In general, exogenous mRNA is produced in three steps: (1) in vitro mRNA synthesis from a DNA template, (2) the addition of a modified guanosine cap on the 5′ end of the mRNA, and (3) the addition of a poly(A) tail on the 3′ end of mRNA [2, 3, 17]. mRNA may be capped during transcription by including the cap analog in the nucleotide mix during synthesis or the cap can be added after the mRNA is completely transcribed [3, 4, 20,21,22,23,24,25,26,27,28]. Regardless of the method used, it always results in a fraction of mRNA that is uncapped which renders it translationally inactive [3]. In terms of the poly(A) tail, relatively short poly(A) tails can be directly added to the end of the mRNA during transcription by including the sequence into the DNA template [11, 29, 30]. Alternatively, longer poly(A) tails that result in more stable mRNA [48] can be added after in vitro transcription using recombinant poly(A) polymerase [31,32,33].

The question is whether mRNA can be synthesized without a cap and poly(A) tail and still function when introduced into cells. For in vitro mRNA transcripts to function without a 5′ cap would require an alternative way to initiate protein synthesis. One way to do this is to include an internal ribosome entry site (IRES) in the 5′ region to initiate translation. Cells use IRESs to increase translation of certain proteins during mitosis and programmed cell death [49, 50]. IRESs are often used by viruses to ensure that viral translation is active when host translation is inhibited [51]. Although plus-strand RNA virus genomes that utilize IRESs to promote cap-independent translation are influenced by poly(A) binding proteins (PABP) and poly(A) status, transcription from other IRESs show much less dependence on the polyadenylation status [52]. The encephalomyocarditis viral (EMCV) IRES used in the vectors described here does rely on the conventional set of eukaryotic initiation factors (except eIF4E and intact eIF4G) [38], but it does not require PABP or 5′–3′ communication with the poly(A) tail at least during the first-round of initiation. Thus, using an IRES rather than a 5′ cap to initiate protein synthesis allows for removal of the poly(A) tail without significantly impairing protein synthesis. It should be possible, therefore, to produce uncapped and non-adenylated mRNA with an open reading frame downstream of an IRES that efficiently translates protein(s). This approach has not been used in either molecular biology applications or in vaccine or therapeutic drug production, however, because the un-capped 5′ and non-adenylated 3′ end are extremely sensitive to exonuclease-mediated degradation reducing mRNA stability.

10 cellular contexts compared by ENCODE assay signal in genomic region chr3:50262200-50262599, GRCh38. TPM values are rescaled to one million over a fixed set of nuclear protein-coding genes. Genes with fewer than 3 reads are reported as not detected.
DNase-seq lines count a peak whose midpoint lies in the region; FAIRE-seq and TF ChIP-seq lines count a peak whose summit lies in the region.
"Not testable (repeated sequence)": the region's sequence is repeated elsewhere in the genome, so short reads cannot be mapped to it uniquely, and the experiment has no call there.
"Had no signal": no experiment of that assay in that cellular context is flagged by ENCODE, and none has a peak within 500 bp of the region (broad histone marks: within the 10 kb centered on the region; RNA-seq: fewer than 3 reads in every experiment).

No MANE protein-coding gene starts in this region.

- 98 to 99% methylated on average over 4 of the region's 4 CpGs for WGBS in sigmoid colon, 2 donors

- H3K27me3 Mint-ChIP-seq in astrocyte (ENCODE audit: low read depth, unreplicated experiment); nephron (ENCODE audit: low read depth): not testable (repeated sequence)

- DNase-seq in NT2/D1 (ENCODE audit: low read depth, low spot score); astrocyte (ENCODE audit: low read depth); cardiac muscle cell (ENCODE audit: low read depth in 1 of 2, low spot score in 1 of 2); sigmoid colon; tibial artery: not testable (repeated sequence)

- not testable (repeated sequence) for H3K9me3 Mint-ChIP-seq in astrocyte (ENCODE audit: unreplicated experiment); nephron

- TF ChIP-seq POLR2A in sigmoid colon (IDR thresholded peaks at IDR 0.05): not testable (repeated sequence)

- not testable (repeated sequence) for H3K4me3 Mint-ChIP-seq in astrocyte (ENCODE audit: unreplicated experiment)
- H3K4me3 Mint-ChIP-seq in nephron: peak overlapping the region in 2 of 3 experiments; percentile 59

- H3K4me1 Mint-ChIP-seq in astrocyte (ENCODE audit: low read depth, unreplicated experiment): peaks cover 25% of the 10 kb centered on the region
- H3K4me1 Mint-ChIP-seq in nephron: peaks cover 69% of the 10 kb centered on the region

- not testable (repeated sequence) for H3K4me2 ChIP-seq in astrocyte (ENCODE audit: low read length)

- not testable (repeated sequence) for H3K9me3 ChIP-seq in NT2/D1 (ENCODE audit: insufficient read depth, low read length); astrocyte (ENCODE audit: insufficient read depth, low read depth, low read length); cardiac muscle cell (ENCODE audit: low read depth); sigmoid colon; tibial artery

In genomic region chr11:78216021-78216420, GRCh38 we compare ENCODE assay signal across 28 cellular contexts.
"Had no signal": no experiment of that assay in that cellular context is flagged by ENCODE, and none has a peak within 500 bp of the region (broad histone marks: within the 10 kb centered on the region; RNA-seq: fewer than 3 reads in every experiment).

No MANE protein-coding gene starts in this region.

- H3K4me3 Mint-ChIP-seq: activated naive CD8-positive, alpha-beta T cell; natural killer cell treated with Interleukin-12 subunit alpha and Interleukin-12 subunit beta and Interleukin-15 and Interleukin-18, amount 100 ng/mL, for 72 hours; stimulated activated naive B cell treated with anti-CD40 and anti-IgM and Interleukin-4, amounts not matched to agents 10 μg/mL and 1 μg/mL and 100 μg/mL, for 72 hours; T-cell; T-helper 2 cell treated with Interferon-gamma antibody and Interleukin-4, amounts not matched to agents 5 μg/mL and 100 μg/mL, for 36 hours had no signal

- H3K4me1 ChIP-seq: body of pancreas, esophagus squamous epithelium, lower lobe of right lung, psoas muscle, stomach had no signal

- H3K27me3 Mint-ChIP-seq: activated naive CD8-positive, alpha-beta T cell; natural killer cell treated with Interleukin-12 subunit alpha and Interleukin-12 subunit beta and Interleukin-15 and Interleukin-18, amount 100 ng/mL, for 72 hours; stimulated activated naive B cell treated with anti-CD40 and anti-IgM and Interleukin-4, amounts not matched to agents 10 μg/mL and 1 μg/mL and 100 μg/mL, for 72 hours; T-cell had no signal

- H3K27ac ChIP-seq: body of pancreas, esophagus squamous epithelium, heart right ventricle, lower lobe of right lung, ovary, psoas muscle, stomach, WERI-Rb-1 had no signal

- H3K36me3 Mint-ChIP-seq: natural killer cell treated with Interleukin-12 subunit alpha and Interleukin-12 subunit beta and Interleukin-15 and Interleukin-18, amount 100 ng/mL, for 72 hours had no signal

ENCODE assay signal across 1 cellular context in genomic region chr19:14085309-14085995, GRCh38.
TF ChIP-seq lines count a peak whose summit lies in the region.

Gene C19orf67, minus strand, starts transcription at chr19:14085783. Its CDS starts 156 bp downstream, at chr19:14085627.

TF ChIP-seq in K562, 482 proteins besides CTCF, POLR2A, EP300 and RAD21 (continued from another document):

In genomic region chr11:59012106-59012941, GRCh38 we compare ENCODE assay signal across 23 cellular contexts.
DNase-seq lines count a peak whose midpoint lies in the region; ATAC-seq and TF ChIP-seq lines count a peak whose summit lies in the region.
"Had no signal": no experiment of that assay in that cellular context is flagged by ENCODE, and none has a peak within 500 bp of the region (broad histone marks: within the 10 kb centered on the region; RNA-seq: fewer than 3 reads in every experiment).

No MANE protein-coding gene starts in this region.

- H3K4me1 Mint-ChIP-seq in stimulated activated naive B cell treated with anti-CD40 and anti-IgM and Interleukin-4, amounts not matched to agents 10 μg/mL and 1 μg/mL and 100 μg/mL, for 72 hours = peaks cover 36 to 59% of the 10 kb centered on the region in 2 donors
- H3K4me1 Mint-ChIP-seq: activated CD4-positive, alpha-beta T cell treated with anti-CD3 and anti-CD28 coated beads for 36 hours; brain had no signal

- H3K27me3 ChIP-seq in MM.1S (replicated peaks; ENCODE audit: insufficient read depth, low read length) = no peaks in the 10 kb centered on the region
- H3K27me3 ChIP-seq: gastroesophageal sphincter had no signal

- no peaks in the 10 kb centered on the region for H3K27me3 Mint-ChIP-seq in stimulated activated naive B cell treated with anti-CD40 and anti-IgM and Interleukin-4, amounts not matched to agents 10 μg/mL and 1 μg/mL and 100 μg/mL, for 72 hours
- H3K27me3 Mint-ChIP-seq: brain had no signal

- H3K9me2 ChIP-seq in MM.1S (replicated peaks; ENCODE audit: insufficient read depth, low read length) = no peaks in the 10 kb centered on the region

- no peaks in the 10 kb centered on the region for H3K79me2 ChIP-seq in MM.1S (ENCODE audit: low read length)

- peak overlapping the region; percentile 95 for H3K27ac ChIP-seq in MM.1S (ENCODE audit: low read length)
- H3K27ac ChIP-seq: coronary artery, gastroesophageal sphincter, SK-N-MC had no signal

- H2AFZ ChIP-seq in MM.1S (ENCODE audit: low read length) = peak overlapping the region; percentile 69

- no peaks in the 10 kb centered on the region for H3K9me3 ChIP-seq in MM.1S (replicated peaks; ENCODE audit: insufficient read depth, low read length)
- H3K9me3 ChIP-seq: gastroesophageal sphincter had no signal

One way to protect exogenously generated uncapped and non-adenylated mRNA from exonuclease degradation is to construct circular RNA. IRES-driven RNA vectors can be engineered to form circular RNAs lacking both a cap and poly(A) tail. Such circular RNAs do not have free ends that are vulnerable to exonucleases and thus showed an increased stability that resulted in extended duration of protein expression [53]. However, circular RNAs lack flexibility due to their rigid secondary structure and transfection of cells with exogenous circular RNA results in the activation of antiviral gene products such as OAS, PKR, and RIG-I which can initiate the cellular response against circular RNA [54].

An alternative method for protecting the terminal ends of mRNA lacking a cap and poly(A) tail is to include nucleotide hairpins at the 5′ and 3′ ends. A nucleotide hairpin is a pairing of complementary base pairs that is an essential secondary structure of RNA. It can guide RNA folding, determine interactions with ribozymes, protect mRNA from degradation, serve as a recognition motif for RNA binding proteins or act as a substrate for enzymatic reactions [55]. It has been shown that a 5′-terminal stem-loop structure can stabilize mRNA in different bacteria [39, 56] probably by preventing RNase E from interacting with the 5′ end of the message [39, 57,58,59]. Of note, it appears that the location of this stem-loop at, or very near, the 5′ and 3′ terminus is crucial to its stabilizing effect, whereas the sequence of this hairpin and its position relative to the ribosome binding site appears to have little effect. Up to two unpaired nucleotides upstream of the 5′ hairpin are tolerated without any reduction in mRNA stability, but the addition of 10–15 unpaired nucleotides of random sequence is as destabilizing as deletion of the 5′ hairpin [39]. A strong Shine–Dalgarno sequence near the 5′ end of the message in E.coli can recruit ribosomes and stabilize the message by blocking access of nucleases to degradative signals present in the naked mRNA [39, 60].